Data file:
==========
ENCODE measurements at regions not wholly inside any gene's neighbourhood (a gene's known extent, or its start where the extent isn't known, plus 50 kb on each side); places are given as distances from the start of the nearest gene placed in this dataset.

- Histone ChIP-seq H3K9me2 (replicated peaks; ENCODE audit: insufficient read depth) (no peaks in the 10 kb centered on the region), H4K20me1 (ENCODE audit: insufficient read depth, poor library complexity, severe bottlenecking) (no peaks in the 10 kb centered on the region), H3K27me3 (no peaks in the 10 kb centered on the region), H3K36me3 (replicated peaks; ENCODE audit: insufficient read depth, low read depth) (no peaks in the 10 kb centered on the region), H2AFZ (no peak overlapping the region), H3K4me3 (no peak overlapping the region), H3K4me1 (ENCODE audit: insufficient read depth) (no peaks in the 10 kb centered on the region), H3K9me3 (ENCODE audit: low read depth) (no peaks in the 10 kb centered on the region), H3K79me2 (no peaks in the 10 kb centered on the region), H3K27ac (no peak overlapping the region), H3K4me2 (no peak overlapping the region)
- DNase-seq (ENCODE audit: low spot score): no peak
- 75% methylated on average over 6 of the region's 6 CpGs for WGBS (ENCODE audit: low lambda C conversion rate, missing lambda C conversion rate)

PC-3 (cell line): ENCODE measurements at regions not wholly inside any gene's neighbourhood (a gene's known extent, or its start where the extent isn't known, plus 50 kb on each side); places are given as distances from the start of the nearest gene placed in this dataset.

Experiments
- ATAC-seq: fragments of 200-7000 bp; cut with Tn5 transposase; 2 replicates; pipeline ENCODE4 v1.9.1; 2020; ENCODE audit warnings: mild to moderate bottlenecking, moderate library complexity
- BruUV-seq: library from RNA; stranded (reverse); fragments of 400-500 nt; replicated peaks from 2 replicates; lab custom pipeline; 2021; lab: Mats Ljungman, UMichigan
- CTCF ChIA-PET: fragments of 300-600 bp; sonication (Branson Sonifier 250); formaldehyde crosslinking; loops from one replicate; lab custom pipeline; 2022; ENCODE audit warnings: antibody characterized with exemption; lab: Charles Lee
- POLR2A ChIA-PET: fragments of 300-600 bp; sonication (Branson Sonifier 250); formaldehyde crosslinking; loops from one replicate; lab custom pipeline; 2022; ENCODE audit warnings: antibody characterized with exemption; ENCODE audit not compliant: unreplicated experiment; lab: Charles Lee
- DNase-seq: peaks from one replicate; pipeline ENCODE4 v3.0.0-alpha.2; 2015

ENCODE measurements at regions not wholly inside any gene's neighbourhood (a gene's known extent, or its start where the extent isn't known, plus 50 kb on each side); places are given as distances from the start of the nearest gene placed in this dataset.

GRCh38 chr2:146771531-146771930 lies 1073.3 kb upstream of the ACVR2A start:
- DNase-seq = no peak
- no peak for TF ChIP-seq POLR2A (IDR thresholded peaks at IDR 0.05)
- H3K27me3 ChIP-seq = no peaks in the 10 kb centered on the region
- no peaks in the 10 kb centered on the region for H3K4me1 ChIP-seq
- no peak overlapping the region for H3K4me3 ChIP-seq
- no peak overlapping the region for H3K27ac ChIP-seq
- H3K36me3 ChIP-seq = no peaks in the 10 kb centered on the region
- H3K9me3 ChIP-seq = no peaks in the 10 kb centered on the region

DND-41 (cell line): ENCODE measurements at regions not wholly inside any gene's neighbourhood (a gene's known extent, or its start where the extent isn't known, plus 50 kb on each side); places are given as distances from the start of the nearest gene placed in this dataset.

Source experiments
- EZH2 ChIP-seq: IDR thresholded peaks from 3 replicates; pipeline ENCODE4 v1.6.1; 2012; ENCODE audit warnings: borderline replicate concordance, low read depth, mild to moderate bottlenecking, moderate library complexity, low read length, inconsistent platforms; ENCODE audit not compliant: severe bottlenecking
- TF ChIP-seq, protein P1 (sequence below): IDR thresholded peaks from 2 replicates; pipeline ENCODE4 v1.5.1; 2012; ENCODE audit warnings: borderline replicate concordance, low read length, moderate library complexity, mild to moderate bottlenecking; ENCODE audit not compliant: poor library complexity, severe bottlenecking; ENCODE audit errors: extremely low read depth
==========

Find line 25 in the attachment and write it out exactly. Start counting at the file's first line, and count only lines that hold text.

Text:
- TF ChIP-seq, protein P1 (sequence below): IDR thresholded peaks from 2 replicates; pipeline ENCODE4 v1.5.1; 2012; ENCODE audit warnings: borderline replicate concordance, low read length, moderate library complexity, mild to moderate bottlenecking; ENCODE audit not compliant: poor library complexity, severe bottlenecking; ENCODE audit errors: extremely low read depth